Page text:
Business, Change Agents, City Transformation, Creativity, Events, Food, Get Involved, Givers, Giving Back, Must See, People, Small Business

Detroit SOUP: This innovative crowdfunding event is just as tasty as everyone said it would be

4 - feature image soup

Fact: Detroit SOUP events have raised $62,489 in four years for Detroit-area community projects. That’s impressive.

1 - SoupAmazing, even. Considering how simple the formula is – you pay $5, listen to four presentations about aspiring businesses, eat soup and vote on who gets the money – it’s downright incredible.

This little gem of an event celebrated its fourth anniversary this week with its traditional Sunday night event — with a twist, bringing in D:Hive/Build grads and Kiva Detroit. It also brought in more than 300 people who wanted to hear the Gospel According to Amy. As in Amy Kaherl, who runs Soup with the kindness and benevolence.

Let’s back up a minute. Soup has been around for a long time. A lot has been written about it in those four years. And, for four years, I’ve wanted to attend one of the events. (Look, I have kids. It takes four years to get anywhere, let alone somewhere without them on a Sunday night. Wait until you join The Club, and then you’ll understand.) Finally, upon this anniversary, the moment was there.

There are reasons why this event is on lists of “Must Do” things in Detroit. You sit at community tables. You eat the food strangers lovingly prepare for you, another stranger. You literally break bread together, tearing off chunks of the soft, delicious stuff to eat and share. The room starts cold because it is in a huge, huge space. But within a half hour of opening, the press of bodies warms the air. It is romantic and bare and simple. It is ridiculously, lovingly wonderful.

2 - soupGranted, I’m an easy sell. But you mix in raw capitalism and creative entrepreneurism, and I’m pretty sure Soup is the smartest crowdfunding technique around. You hear from the four potential recipients for only four minutes. They have a scant 240 seconds to convince the massive audience that their idea has merit, that it affects the community in real ways and they know what the hell they’re talking about. Then, they have to take an equal number of pointed questions asking whether they REALLY know what the hell they’re talking about.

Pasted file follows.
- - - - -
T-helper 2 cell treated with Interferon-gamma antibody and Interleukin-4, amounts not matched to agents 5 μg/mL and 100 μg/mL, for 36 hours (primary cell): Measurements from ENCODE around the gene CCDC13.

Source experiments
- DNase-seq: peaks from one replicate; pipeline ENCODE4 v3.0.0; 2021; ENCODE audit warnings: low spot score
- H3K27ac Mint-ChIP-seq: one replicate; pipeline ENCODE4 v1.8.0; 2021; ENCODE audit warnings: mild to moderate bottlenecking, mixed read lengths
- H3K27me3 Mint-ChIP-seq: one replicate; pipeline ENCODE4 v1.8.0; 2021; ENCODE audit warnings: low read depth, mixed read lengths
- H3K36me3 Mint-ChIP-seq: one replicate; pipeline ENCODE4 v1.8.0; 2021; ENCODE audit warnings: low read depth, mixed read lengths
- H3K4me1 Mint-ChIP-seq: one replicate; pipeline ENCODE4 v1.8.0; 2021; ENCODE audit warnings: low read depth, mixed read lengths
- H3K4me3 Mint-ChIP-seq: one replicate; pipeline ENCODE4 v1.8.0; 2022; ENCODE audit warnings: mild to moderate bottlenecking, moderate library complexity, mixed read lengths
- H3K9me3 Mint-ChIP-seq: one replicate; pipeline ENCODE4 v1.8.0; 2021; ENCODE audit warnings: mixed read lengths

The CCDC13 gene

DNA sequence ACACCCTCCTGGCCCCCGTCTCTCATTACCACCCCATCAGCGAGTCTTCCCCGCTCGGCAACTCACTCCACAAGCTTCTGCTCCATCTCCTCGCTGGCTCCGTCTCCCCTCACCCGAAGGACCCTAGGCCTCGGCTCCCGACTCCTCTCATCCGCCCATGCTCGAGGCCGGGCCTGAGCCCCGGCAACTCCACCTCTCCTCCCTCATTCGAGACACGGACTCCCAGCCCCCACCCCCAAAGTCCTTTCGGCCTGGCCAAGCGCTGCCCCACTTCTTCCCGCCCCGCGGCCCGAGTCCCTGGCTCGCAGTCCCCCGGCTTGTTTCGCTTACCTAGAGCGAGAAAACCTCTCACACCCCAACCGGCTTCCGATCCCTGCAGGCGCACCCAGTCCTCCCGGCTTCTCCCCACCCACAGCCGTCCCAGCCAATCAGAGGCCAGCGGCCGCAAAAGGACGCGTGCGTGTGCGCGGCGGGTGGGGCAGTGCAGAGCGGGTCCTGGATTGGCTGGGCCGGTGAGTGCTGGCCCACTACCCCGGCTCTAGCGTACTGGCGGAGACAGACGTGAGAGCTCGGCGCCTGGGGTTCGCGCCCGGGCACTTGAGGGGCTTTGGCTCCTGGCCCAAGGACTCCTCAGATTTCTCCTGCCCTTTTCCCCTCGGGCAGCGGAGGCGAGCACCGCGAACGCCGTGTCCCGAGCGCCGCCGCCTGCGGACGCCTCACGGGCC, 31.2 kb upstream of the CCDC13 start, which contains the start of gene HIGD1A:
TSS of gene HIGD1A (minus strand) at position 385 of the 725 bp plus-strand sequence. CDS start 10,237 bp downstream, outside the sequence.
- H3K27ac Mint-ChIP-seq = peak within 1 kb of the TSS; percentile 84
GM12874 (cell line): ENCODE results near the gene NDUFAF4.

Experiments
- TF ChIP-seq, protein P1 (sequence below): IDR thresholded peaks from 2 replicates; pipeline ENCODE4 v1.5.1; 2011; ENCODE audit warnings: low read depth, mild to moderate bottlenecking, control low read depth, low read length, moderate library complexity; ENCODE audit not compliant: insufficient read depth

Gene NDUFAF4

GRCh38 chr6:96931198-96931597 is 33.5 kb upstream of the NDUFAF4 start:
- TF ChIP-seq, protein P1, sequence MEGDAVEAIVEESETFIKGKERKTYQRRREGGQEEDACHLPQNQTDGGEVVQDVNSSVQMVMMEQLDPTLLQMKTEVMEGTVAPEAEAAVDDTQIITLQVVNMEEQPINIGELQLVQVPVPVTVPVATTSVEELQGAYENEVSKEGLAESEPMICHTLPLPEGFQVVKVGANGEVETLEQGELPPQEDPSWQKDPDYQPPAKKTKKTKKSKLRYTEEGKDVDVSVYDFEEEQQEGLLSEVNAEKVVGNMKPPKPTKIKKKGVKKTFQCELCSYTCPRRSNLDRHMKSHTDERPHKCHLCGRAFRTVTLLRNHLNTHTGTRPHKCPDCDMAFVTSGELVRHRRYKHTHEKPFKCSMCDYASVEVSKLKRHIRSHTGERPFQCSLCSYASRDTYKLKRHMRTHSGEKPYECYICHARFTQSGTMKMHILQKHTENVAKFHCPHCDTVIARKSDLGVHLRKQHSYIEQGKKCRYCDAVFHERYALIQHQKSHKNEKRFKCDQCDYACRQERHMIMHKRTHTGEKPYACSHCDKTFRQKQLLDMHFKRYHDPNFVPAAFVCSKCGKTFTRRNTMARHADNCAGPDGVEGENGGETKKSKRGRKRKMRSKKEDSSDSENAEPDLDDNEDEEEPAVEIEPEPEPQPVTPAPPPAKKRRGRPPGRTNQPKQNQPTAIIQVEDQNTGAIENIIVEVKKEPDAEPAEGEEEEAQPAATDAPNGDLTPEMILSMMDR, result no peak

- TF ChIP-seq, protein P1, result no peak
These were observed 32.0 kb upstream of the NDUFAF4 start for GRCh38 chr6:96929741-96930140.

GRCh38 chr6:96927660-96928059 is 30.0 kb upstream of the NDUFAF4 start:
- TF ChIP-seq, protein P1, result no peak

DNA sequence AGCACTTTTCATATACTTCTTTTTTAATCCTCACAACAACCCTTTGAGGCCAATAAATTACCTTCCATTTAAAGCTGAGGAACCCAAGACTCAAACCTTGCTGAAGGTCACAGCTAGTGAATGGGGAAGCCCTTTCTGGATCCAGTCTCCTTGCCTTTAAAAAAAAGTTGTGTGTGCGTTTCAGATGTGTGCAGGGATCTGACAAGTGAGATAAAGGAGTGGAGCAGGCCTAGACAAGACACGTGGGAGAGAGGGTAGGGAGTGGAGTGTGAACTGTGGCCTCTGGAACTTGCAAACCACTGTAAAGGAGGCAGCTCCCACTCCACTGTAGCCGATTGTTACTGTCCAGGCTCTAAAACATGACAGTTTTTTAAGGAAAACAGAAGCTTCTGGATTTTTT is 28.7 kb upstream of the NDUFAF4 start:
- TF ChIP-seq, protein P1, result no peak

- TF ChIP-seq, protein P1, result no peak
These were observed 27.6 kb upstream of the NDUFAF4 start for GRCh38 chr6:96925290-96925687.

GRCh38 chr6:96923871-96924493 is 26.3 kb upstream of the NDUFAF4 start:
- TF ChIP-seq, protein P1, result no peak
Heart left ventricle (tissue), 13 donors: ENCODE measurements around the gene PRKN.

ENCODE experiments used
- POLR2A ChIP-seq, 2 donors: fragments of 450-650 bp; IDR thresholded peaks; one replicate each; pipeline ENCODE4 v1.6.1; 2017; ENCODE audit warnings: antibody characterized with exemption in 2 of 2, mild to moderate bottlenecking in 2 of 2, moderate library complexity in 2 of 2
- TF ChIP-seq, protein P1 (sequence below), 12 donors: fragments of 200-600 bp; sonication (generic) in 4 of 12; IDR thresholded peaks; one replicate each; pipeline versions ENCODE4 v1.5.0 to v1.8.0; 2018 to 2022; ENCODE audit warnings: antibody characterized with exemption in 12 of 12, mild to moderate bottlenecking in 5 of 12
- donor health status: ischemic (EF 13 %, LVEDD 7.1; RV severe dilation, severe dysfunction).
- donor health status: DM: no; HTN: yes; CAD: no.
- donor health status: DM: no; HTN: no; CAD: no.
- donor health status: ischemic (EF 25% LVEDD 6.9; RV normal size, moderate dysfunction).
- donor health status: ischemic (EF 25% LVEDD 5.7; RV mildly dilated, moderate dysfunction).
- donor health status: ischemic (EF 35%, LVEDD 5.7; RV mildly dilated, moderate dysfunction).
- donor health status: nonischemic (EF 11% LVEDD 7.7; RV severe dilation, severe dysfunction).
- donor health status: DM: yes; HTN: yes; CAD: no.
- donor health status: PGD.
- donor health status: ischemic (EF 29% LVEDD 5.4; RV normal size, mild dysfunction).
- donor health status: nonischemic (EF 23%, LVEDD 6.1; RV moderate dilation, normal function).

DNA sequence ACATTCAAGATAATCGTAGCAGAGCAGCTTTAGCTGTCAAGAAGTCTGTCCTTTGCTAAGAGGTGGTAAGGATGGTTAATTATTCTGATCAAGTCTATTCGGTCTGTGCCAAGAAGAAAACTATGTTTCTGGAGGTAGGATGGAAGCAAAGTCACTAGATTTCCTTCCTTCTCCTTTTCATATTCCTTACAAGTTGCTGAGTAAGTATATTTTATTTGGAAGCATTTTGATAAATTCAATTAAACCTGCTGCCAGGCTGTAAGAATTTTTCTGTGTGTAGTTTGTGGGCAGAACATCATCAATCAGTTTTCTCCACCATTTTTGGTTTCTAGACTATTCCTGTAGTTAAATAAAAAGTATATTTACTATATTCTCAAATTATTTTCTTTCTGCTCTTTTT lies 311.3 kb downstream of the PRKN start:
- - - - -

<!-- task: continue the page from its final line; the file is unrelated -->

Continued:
I walked in knowing exactly which company I was going to vote for that night. And, within the space of 20 minutes, I had changed my mind. That is the magic of Soup – someone you’ve never met before can impress you to the point that you willingly part with your after-tax dollars in an effort to further their dreams. Their dreams effectively become your dreams. And then you eat with them and talk to them. And then you visit their businesses and brag to friends that you had a $5 investment in that before anyone else ever heard about it.

Soup does that to you – it makes you believe that anything can happen. Maybe only a few of these businesses actually become viable companies. Maybe only a few entrepreneurs see their dreams move forward in $500, $700 or $1,000 increments. On Sunday night, winner Sarah Pappas of the new Fresh Cut Flower Farm got $1,542 from Soup participants plus a matching amount from the Skillman Foundation and design services worth another $1,500 from the New Economy Initiative (NEI).

Now, Fresh Cut and the three other presenters had some prep. They had met Amy during one of their Build classes. They knew the Soup format. They also had business plans, thanks to D:Hive and the well-established programs there. But I’m sure that few things presented in a classroom prepare you for having 600-plus eyes on you. There are few things as daunting as complete silence and utter concentration on your words – and the viability of your dreams.

Pappas said she felt her participation in Soup was an honor. She told me during a telephone interview this week after Sunday’s event that she was impressed with Amy from her Build visit, and she knew that Soup was something meaningful and worthwhile in terms of financing her business. Soup made sense and it fit Fresh Cut more than a traditional financial institution at this point its life.

“Being a presenter was such an honor and so exciting. It’s such a supportive community here to start a business in,” Pappas said. “It’s great to have such interesting and motivated people pulling for you.”

And that money will help buy a lot of manure for a Detroit flower garden on the corner of West Forest and Rosa Parks (12th Street), on the edge of Woodbridge, in the city of Detroit.

And that Detroit flower garden will provide hundreds of bouquets for its subscribers, for its wholesale clients, for its wedding and event clients. And it will provide fresh flowers every Thursday during the spring, summer and fall months for everyone who stops by.

Soup is brilliant. And you should go.

About the Author

Leave a Reply

Your email address will not be published. Required fields are marked *